Through three games, the Redskins offense is trending up, but poor red zone results continue to hamper the team's scoring output. Looking at the numbers, however, and it appears an offensive breakout is coming.
The Redskins rank fifth overall in yards-per-game, averaging more than 400 total yards. Kirk Cousins is second in the league with 989 passing yards, behind only Drew Brees, and is averaging nearly 330 yards-per-game.
Just based on the passing game alone, Washington should be scoring. Only they're not, yet anyway.
Through three games the 'Skins are averaging just under 23 points-per-game, landing 18th out of 32 NFL teams. While their average is dragged down by scoring just 16 points in a Week 1 loss to the Steelers, in games against the Cowboys and the Giants the team repeatedly left points on the field by taking red zone field goals instead of touchdowns.
"Sometimes coming away with points is better than trying to force the ball and throwing an interception," Redskins coach Jay Gruden said Monday aftet the win over the Giants.
"A couple of times we were down there, they called a quarterback draw on third down and goal thinking that if we don’t get it, we’re still going to kick the field goal and take the lead. So that was part of me being too conservative maybe."
Gruden's comments point to some of the reasons for the Redskins red zone failures: playcalling, turnovers and accepting three instead of seven points. While some fans scream about the frequency of fade patterns, others want more run plays and less empty back sets. Further, Cousins threw a costly interception in the end zone against Dallas that would have at least netted a field goal.
Look again at the numbers - 5th in yards-per-game, 18th in points-per-game. The sample size is very small in just three games, but looking back to 2015, some interesting stats appear. The Cardinals led the NFL averaging 408 YPG and 30.6 PPG. Through three games, the Redskins are averaging 406 YPG, suggesting a scoring outburst should be on the way. It's also important to consider the Redskins offensive numbers thus far seem sustainable, and could actually improve. A better run game appeared to show its face against the Giants, and that will boost the offense moving forward.
The Junkies agreed (check out the video above). Jason 'Lurch' Bishop made the case for better red zone scoring simply, "Eventually it's going to come around. It just will."
J.P. Flaim pointed out that Sunday against Cleveland could be that game. The Browns come into Sunday's contest giving up 28 PPG, tied with Jacksonville for 25th in the league.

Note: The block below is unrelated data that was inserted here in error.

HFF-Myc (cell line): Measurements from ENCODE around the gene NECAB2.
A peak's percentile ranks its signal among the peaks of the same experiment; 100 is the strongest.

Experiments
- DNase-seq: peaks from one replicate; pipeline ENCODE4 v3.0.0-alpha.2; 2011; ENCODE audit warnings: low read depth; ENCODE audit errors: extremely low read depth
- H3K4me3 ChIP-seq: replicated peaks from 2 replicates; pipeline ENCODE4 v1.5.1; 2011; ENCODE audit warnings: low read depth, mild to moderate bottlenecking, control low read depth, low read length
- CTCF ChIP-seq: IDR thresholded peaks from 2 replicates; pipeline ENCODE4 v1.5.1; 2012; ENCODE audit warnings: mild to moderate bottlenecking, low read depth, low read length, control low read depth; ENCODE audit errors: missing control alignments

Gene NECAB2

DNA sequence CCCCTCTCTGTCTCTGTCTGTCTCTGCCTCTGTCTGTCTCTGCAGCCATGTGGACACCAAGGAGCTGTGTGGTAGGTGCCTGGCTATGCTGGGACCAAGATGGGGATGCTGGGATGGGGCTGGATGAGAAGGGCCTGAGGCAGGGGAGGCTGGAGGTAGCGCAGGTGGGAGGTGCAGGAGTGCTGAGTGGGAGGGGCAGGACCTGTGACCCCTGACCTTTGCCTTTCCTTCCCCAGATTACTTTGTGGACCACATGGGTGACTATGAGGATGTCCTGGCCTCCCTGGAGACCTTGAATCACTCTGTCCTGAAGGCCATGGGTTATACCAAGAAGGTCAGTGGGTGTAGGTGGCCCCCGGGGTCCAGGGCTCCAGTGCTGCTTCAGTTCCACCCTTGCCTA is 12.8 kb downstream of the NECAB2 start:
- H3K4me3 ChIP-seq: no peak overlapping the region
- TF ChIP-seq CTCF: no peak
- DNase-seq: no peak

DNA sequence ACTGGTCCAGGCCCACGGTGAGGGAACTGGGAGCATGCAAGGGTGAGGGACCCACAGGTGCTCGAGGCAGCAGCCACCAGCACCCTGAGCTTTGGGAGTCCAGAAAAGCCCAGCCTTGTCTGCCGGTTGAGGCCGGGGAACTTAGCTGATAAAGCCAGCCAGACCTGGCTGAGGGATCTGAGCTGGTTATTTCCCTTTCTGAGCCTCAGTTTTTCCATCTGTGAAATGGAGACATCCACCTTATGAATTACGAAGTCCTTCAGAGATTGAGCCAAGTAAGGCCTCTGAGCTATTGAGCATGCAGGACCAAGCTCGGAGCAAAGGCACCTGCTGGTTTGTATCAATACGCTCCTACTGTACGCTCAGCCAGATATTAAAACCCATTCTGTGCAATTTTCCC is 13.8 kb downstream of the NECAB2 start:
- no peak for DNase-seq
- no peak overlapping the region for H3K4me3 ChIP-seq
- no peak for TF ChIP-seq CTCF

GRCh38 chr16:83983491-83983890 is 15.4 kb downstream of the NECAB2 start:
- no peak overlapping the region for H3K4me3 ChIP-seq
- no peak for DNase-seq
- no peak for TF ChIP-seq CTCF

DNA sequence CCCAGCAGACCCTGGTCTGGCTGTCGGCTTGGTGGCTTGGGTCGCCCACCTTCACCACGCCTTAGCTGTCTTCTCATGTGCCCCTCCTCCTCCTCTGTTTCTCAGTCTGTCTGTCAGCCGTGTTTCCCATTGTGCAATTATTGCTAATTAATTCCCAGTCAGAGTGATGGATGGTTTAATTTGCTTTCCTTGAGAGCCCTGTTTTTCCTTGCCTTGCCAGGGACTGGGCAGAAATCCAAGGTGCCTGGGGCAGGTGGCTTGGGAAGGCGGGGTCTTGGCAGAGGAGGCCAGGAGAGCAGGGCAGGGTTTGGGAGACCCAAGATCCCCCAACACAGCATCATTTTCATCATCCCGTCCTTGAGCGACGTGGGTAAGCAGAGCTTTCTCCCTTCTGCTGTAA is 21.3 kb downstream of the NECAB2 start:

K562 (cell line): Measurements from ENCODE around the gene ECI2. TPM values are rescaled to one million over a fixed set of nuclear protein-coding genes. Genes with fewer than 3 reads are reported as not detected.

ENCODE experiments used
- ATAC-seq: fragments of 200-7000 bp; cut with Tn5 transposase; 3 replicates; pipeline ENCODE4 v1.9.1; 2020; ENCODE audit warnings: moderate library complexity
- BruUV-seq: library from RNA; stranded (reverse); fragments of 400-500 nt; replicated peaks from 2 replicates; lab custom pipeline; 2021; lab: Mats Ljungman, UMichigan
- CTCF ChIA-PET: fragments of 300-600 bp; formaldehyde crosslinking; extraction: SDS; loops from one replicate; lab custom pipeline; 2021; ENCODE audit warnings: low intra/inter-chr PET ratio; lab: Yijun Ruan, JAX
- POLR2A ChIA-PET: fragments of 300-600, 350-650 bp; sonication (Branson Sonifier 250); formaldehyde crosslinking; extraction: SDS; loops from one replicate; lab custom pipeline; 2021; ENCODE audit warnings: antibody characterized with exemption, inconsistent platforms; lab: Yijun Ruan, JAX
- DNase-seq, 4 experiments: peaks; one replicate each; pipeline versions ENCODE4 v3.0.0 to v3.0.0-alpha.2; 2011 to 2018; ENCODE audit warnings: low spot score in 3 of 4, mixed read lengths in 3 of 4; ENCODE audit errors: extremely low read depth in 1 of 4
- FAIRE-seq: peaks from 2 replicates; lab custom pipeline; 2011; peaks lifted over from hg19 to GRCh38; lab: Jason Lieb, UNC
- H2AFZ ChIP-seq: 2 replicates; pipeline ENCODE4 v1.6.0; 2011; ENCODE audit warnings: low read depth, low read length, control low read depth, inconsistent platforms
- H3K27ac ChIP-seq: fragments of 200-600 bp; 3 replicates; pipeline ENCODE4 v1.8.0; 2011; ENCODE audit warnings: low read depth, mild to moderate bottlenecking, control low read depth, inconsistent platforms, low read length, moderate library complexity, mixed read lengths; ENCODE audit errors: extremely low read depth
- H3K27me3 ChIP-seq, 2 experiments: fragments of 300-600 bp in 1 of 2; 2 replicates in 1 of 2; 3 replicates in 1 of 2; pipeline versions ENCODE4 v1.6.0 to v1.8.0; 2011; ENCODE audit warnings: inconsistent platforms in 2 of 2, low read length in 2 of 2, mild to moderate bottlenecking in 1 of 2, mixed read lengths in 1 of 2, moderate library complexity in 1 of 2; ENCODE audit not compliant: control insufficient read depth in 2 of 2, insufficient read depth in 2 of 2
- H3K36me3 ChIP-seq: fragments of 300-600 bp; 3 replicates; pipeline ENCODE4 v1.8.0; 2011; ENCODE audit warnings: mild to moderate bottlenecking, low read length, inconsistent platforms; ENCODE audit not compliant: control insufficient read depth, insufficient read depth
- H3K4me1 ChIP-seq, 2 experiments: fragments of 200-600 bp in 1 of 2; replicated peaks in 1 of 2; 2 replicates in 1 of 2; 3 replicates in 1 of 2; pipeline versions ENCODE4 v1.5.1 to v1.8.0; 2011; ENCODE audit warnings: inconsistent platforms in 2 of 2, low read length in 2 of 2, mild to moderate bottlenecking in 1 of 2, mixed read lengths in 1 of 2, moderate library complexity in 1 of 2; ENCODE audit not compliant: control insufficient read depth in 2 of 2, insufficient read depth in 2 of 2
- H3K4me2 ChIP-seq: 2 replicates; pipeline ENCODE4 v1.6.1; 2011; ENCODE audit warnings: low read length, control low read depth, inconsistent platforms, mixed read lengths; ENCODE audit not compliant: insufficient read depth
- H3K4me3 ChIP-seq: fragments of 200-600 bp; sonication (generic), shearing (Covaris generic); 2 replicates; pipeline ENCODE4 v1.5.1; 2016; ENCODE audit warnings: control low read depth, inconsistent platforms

All signs point to an offensive outburst for Kirk Cousins and the Redskins, and the Browns might be on the receiving end.
With Kory Lichtensteiger battling calf and back injuries, the Redskins have serious issues with depth at center. This is nothing new.
When the Redskins got to the NFL Draft in May, some thought had Washington targeting Alabama center Ryan Kelly. A beast at 'Bama, 'Skins broadcaster Chris Cooley called Kelly the best prospect at his position in the draft by a wider margin than any other player at any other position. Drafting Kelly would have solved many of Washington's offensive line problems, but that plan went awry when the Colts picked Kelly with the 18th pick. Washington did not draft until 21, and eventually would trade down a spot and take receiver Josh Doctson.
With Kelly off the board, the Redskins returned to Richmond for training camp with Kory Lichtensteiger as their starting center. Though often a target of fan criticism, Lichtensteiger provides good leadership along the offensive line and expertly identifies defensive fronts, making calls quickly for his fellow linemates.
Despite that, Lichtensteiger has struggled at times playing center. Knowing that, Scot McCloughan attempted to make a trade for former Patriots center Bryan Stork in late August. The whole move for Stork was bizarre, as the player contemplated retirement and eventually failed his physical, nullifying the trade.
Beyond Stork, the Redskins worked to develop another center in Austin Reiter. A 7th-round pick in 2015, Reiter spent last season on the Washington practice squad and opened the 2016 year in the same spot. The Browns came in and poached Reiter to their 53-man roster, and this weekend, he will likley hit the field at FedEx though wearing a different uniform.
What makes Reiter's name so interesting is that injuries to not just Lichtensteiger but also left guard Shawn Lauvao mean that backup center/guard Spencer Long must play center as there is nobody else capable on the roster. Jay Gruden said Monday that the team will be forced to bring in a "center-type" player this week as there are no other healthy options outside of Long.
With Long at center and if Lauvao is out as many suspect, the Redskins must turn to second-year man Arie Kouandjio at guard, or move veteran Pro Bowler Trent Williams inside and play Ty Nsekhe at tackle. Neither option is ideal.
Injuries to Lichtensteiger and Lauvao are causing the musical chairs on the Redskins offensive line, but it's not like the Washington brass didn't know they had little depth in the middle. Despite their efforts - Kelly has now started three games for the Colts as a rookie, Stork failed his physical, and Reiter is in Cleveland - they just could not fix it in time.